On Monday at noon, I will be giving at talk at Stephen F. Austin State University in Nacogdoches, Texas on the challenge to the Affordable Care Act. The details here here. If you are in the area, come say hi!
On Friday and Saturday, while I was in Dallas for a conference, I paid a visit to the headquarters of LawProse.
Bryan Garner was kind enough to give me a tour of his office, which had an amazing collection of rare books. The walls are filled with photographs of Garner with various Supreme Court Justices, Circuit Judges, and other legal greats.
Garner is working on a book about the evolution of English grammar, and he showed me dozens of books from the 17th and 18th century–many first printings.
Garner also had a number of books previously owned by very famous people. The coolest item (that I saw, at least) was a book that was originally owned by John Jay–with his signature on the first page! Below, it says “First Chief Justice US Supreme Court.”
Here is Jay’s signature on The Treaty of Paris, along with John Adams and Benjamin Franklin.
Garner then showed me a book authored by legal great Jerome Frank. He told me that he had purchased it used for $25. I opened it up, and there was an inscription. “To Learned Hand. From Jerome Frank.” !!! Garner had purchased, inadvertently, a book from Jerome Frank to Learned Hand. !!!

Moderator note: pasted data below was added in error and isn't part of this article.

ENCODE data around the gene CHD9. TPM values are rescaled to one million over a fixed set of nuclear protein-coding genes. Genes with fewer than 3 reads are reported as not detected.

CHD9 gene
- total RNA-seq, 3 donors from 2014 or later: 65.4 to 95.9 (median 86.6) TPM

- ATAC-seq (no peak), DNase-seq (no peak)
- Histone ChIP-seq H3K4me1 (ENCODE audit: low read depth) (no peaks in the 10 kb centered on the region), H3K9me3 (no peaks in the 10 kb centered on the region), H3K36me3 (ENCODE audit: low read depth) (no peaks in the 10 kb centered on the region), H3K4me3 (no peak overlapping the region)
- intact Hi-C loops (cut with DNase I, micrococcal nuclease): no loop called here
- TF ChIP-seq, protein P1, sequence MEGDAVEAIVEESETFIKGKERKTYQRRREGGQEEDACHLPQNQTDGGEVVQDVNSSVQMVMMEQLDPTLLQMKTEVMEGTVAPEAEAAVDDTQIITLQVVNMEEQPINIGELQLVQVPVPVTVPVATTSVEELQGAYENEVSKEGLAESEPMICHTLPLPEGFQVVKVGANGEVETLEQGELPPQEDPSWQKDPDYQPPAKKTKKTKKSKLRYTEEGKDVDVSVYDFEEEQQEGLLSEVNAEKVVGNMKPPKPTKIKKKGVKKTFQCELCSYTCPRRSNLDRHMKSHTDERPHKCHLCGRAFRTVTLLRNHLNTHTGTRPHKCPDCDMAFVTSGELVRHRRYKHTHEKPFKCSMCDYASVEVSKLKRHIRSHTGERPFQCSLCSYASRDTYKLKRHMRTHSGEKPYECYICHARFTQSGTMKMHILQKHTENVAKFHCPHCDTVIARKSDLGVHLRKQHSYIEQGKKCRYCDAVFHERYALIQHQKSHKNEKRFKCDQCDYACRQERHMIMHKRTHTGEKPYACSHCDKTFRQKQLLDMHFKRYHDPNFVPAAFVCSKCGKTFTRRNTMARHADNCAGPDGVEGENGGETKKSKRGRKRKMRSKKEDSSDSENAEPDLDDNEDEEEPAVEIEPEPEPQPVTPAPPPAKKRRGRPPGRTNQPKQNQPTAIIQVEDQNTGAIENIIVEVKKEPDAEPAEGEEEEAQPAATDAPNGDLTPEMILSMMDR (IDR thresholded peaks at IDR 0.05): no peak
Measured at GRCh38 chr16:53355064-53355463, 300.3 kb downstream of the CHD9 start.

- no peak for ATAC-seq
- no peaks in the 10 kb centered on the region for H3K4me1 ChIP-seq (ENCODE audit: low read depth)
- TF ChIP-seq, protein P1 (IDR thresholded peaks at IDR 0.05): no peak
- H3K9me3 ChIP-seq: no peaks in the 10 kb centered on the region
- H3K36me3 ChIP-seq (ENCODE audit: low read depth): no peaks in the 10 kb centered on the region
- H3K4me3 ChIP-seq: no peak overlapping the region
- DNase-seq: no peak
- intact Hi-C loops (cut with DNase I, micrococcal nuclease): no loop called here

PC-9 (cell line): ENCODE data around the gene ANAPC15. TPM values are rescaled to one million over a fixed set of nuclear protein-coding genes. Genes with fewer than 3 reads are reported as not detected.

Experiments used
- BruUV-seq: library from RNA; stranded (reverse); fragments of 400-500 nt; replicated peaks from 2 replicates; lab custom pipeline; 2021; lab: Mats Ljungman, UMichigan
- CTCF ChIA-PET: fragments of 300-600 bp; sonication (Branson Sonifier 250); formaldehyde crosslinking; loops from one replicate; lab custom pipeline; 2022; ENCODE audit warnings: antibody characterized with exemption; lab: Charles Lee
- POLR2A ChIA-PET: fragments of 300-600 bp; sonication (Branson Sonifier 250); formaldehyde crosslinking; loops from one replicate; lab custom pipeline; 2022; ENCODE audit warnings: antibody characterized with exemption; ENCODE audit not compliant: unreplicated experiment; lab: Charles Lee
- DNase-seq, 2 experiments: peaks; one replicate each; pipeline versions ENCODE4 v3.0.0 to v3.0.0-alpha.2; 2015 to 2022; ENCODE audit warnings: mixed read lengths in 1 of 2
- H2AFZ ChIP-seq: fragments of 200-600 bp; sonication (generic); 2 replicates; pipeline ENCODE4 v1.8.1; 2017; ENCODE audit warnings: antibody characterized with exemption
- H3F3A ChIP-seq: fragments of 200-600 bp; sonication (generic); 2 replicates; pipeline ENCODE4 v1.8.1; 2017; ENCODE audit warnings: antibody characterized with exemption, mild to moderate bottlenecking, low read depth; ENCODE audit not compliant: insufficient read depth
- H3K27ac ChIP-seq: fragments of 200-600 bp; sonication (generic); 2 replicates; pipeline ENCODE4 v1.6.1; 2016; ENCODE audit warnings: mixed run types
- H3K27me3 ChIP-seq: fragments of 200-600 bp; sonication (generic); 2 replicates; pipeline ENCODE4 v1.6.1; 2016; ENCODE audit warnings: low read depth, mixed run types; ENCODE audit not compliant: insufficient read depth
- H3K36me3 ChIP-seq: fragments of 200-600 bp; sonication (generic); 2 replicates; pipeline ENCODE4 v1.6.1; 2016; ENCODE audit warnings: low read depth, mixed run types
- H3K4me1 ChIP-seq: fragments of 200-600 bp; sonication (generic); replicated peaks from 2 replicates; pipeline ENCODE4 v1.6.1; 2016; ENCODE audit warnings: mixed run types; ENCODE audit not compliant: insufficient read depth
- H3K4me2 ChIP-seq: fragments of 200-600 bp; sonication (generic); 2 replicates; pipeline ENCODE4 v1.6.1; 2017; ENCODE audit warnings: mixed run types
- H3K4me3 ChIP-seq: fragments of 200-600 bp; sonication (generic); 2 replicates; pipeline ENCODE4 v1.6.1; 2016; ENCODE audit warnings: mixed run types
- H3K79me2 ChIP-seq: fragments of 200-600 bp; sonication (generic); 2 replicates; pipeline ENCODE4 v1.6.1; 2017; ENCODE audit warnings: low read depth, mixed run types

I then joked to Garner that he needed a book from Cardozo to round out the New York great jurists. Garner reached to the next book on the stack, and what do you know, it was signed by Benjamin Cardozo. There were many more that I did not see.
Next, Garner took me to his rare book room, which was locked, and guarded by the Green Bag version of Cerberus–a gaggle of Supreme Court bobbleheads perpetually nodding in approval. The room had the musty scent of centuries of legal tomes. I dared not touch anything. He told me his oldest book is a dictionary from 1491.
In addition to his collection at his office, at his home home, he has 14,000 volumes, most of which are catalogued.
I asked Garner where he gained such a deep appreciation of language. He told me that when he was a teenager, a girl told him that she really admired his vocabulary. Garner took the message to heart, and started to keep a journal of words. Soon, the journal became several inches thick, and Garner recognized his calling. He still has the journal in his office today.
If you ever have the chance to meet Garner, or attend one of his great seminars, I would highly recommend it. In 2008, I attended a CLE Garner put on with Justice Scalia at the Kennedy Center in Washington, D.C. It was very enjoyable, and quite memorable.
On my way out, Garner generously autographed, and gave me copies of his most recent books.
I think this may be a decent title for an Op-Ed I’m working about proposals to require insurance in order to own a firearm. My earlier posts are here.